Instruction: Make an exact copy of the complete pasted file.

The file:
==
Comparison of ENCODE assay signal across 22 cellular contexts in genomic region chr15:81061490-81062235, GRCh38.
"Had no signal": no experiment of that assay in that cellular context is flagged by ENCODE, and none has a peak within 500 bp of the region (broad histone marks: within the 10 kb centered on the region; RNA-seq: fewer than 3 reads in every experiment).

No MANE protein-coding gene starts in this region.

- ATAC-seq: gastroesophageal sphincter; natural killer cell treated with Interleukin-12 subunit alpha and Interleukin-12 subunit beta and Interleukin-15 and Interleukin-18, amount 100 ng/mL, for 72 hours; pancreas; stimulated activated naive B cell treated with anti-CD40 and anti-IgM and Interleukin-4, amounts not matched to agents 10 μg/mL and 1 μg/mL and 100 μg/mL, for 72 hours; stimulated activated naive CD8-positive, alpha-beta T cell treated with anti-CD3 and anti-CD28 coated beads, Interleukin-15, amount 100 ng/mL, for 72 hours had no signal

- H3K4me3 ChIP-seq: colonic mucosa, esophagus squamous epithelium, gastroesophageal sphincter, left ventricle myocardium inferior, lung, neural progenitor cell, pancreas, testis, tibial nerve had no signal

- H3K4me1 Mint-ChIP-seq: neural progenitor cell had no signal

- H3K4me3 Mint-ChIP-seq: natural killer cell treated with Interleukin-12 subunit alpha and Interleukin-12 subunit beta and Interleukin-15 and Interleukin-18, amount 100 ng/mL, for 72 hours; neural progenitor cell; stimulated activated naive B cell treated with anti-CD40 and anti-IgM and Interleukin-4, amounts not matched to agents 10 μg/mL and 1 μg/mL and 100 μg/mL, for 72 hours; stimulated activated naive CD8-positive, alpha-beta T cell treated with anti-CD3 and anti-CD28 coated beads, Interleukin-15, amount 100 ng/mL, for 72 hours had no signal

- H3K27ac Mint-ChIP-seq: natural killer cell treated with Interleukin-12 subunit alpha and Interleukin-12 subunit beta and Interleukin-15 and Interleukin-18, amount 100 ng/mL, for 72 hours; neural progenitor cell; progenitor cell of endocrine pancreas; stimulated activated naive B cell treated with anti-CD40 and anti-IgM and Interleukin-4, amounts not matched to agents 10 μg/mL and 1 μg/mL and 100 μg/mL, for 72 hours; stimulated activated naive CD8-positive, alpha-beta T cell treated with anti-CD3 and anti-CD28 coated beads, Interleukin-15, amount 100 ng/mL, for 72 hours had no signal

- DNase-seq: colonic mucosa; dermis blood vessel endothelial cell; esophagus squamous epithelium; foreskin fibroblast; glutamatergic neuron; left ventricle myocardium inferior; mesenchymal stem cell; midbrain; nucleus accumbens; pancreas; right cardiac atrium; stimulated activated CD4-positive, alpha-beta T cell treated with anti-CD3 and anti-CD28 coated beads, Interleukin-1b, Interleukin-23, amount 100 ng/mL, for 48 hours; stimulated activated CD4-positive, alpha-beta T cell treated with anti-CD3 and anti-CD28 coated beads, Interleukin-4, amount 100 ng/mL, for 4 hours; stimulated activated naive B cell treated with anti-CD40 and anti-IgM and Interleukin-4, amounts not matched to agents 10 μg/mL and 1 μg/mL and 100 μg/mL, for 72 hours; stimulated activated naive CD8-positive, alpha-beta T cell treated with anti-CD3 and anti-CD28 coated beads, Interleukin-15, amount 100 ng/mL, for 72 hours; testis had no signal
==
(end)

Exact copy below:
Comparison of ENCODE assay signal across 22 cellular contexts in genomic region chr15:81061490-81062235, GRCh38.
"Had no signal": no experiment of that assay in that cellular context is flagged by ENCODE, and none has a peak within 500 bp of the region (broad histone marks: within the 10 kb centered on the region; RNA-seq: fewer than 3 reads in every experiment).

No MANE protein-coding gene starts in this region.

- ATAC-seq: gastroesophageal sphincter; natural killer cell treated with Interleukin-12 subunit alpha and Interleukin-12 subunit beta and Interleukin-15 and Interleukin-18, amount 100 ng/mL, for 72 hours; pancreas; stimulated activated naive B cell treated with anti-CD40 and anti-IgM and Interleukin-4, amounts not matched to agents 10 μg/mL and 1 μg/mL and 100 μg/mL, for 72 hours; stimulated activated naive CD8-positive, alpha-beta T cell treated with anti-CD3 and anti-CD28 coated beads, Interleukin-15, amount 100 ng/mL, for 72 hours had no signal

- H3K4me3 ChIP-seq: colonic mucosa, esophagus squamous epithelium, gastroesophageal sphincter, left ventricle myocardium inferior, lung, neural progenitor cell, pancreas, testis, tibial nerve had no signal

- H3K4me1 Mint-ChIP-seq: neural progenitor cell had no signal

- H3K4me3 Mint-ChIP-seq: natural killer cell treated with Interleukin-12 subunit alpha and Interleukin-12 subunit beta and Interleukin-15 and Interleukin-18, amount 100 ng/mL, for 72 hours; neural progenitor cell; stimulated activated naive B cell treated with anti-CD40 and anti-IgM and Interleukin-4, amounts not matched to agents 10 μg/mL and 1 μg/mL and 100 μg/mL, for 72 hours; stimulated activated naive CD8-positive, alpha-beta T cell treated with anti-CD3 and anti-CD28 coated beads, Interleukin-15, amount 100 ng/mL, for 72 hours had no signal

- H3K27ac Mint-ChIP-seq: natural killer cell treated with Interleukin-12 subunit alpha and Interleukin-12 subunit beta and Interleukin-15 and Interleukin-18, amount 100 ng/mL, for 72 hours; neural progenitor cell; progenitor cell of endocrine pancreas; stimulated activated naive B cell treated with anti-CD40 and anti-IgM and Interleukin-4, amounts not matched to agents 10 μg/mL and 1 μg/mL and 100 μg/mL, for 72 hours; stimulated activated naive CD8-positive, alpha-beta T cell treated with anti-CD3 and anti-CD28 coated beads, Interleukin-15, amount 100 ng/mL, for 72 hours had no signal

- DNase-seq: colonic mucosa; dermis blood vessel endothelial cell; esophagus squamous epithelium; foreskin fibroblast; glutamatergic neuron; left ventricle myocardium inferior; mesenchymal stem cell; midbrain; nucleus accumbens; pancreas; right cardiac atrium; stimulated activated CD4-positive, alpha-beta T cell treated with anti-CD3 and anti-CD28 coated beads, Interleukin-1b, Interleukin-23, amount 100 ng/mL, for 48 hours; stimulated activated CD4-positive, alpha-beta T cell treated with anti-CD3 and anti-CD28 coated beads, Interleukin-4, amount 100 ng/mL, for 4 hours; stimulated activated naive B cell treated with anti-CD40 and anti-IgM and Interleukin-4, amounts not matched to agents 10 μg/mL and 1 μg/mL and 100 μg/mL, for 72 hours; stimulated activated naive CD8-positive, alpha-beta T cell treated with anti-CD3 and anti-CD28 coated beads, Interleukin-15, amount 100 ng/mL, for 72 hours; testis had no signal